Science nerd that I am, I’m often trying to convince people that time doesn’t exist.
In 1952, in his book Relativity, Einstein writes:
Since there exists in this four dimensional structure [space-time] no longer any sections which represent “now” objectively, the concepts of happening and becoming are indeed not completely suspended, but yet complicated. It appears therefore more natural to think of physical reality as a four dimensional existence, instead of, as hitherto, the evolution of a three dimensional existence.
When his lifelong friend Besso died, Einstein wrote a letter to Besso’s family, saying that although Besso had preceded him in death it was of no consequence, “…for us physicists believe the separation between past, present, and future is only an illusion, although a convincing one.”
This idea of no past and no future ties in nicely with non-dualistic philosophy (see The Advaita Show) and actually has major consequences for how we live our lives. If the future has already happened, what’s the point worrying about it? That’s part of the LOTU philosophy I’ve been developing.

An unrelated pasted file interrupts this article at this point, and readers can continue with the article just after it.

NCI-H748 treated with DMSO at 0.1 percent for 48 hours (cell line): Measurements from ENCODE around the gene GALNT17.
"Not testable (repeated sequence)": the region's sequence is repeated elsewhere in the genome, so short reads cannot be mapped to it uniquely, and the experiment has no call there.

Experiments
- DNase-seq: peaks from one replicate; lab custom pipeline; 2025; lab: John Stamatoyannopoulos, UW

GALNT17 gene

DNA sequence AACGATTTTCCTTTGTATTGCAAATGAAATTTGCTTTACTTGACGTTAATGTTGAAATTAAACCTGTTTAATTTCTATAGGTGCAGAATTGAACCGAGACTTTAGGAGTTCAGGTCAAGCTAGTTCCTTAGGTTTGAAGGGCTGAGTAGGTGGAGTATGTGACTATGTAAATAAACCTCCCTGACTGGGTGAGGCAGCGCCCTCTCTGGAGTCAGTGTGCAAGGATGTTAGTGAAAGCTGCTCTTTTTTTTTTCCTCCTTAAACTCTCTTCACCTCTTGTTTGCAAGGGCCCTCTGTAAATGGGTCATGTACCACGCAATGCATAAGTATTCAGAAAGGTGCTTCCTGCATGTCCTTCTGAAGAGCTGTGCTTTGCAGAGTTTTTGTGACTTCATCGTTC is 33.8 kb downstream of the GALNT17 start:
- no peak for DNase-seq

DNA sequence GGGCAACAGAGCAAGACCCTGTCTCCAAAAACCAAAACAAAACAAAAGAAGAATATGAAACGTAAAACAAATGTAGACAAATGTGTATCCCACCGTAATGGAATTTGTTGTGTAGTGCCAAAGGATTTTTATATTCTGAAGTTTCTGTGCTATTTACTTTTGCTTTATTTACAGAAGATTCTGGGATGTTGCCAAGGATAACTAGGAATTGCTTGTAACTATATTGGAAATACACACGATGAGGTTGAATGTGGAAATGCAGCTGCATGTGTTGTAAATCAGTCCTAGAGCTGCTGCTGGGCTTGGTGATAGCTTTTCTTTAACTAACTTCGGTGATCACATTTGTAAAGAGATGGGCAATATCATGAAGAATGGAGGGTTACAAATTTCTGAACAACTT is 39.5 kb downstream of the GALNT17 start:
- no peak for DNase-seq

If you don’t believe me (or Einstein), try to wrap your mind around this news:
Astronomers have pushed NASA’s Hubble Space Telescope to its limits by finding what is likely to be the most distant object ever seen in the universe. The object’s light traveled 13.2 billion years to reach Hubble, roughly 150 million years longer than the previous record holder. The age of the universe is approximately 13.7 billion years.
The tiny, dim object is a compact galaxy of blue stars that existed 480 million years after the big bang. More than 100 such mini-galaxies would be needed to make up our Milky Way. The new research offers surprising evidence that the rate of star birth in the early universe grew dramatically, increasing by about a factor of 10 from 480 million years to 650 million years after the big bang.
Here’s a great video that zooms into the sky to show you the location of the galaxy:
So here’s the deal: when astronomers look into the Hubble at this object, they are looking back into time. Their “present” co-exists with an event that happened 13 billion years ago. From that galaxy’s perspective, circa 13 billion years ago, we would be in their future. Their “past” is our present. And we won’t be able to see that galaxy’s present (what’s happening on it right now our time) for another 13 billion years, so that means they are in OUR future.